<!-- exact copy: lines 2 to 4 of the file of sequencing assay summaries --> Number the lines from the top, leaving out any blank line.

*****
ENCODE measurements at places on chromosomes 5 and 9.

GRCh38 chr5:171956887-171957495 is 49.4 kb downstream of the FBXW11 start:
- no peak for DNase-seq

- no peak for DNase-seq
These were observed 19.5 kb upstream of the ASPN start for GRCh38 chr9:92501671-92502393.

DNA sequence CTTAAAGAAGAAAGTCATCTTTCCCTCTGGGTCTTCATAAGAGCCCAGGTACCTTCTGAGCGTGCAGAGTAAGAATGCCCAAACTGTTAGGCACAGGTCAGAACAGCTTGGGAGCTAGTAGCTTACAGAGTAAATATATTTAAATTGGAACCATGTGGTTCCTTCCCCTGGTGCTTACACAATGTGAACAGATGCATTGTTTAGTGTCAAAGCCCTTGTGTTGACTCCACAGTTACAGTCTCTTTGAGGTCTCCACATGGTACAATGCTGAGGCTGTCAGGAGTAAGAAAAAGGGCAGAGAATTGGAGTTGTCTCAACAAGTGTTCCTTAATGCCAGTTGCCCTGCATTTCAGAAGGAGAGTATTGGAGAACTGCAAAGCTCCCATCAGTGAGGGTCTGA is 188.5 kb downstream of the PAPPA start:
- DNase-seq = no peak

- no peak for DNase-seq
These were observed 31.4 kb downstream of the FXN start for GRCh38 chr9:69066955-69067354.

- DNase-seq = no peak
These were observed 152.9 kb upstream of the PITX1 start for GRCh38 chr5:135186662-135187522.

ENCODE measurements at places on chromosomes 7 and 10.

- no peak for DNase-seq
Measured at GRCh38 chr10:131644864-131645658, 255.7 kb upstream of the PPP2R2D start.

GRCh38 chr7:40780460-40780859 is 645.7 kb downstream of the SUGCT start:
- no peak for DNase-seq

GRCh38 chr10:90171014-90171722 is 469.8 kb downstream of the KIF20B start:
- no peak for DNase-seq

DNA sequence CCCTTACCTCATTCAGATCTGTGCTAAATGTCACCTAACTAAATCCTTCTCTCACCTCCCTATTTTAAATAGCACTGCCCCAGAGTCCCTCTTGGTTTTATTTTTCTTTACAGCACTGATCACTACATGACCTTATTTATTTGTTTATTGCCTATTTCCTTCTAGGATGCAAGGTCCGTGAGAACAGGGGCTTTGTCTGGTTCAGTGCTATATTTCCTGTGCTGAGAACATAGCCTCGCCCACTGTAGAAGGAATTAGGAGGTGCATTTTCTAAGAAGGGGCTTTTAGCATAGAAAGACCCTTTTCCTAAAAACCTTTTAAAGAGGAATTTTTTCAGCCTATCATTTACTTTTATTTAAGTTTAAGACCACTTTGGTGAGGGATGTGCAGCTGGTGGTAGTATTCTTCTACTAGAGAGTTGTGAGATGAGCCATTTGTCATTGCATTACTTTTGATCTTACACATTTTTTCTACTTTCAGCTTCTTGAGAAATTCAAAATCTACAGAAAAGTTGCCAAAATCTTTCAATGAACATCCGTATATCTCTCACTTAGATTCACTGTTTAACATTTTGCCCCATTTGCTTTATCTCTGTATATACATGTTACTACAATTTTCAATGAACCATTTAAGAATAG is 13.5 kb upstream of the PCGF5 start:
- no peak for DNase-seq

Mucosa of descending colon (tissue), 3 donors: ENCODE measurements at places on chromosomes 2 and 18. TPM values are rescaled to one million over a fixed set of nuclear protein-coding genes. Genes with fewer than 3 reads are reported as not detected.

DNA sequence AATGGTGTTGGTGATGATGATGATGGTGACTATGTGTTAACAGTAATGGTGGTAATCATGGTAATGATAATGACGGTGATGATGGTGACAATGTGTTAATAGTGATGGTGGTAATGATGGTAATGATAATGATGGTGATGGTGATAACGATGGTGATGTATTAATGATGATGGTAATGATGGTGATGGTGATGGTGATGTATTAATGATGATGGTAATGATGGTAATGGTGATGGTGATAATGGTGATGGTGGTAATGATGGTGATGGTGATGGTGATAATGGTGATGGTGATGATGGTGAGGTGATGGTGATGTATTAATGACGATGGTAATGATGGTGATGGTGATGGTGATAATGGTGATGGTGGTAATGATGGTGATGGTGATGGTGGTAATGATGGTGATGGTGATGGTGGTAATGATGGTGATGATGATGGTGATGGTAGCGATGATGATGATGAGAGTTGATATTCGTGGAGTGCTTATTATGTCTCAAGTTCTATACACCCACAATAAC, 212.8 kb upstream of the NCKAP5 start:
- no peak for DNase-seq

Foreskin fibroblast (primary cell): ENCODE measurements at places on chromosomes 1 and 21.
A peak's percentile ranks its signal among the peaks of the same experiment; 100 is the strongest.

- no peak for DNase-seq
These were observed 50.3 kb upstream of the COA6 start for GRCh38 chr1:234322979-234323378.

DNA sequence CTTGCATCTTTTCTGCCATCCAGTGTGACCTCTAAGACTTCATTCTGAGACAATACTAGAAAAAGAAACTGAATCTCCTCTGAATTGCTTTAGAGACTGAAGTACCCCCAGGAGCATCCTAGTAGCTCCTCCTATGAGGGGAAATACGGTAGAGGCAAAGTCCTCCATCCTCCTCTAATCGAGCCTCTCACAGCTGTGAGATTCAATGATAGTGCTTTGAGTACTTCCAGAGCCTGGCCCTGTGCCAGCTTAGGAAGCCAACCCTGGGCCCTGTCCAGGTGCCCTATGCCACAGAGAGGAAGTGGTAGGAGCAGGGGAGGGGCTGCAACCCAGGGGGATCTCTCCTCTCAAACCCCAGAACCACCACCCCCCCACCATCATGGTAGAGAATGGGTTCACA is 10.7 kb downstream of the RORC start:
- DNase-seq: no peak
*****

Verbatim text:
GRCh38 chr5:171956887-171957495 is 49.4 kb downstream of the FBXW11 start:
- no peak for DNase-seq

- no peak for DNase-seq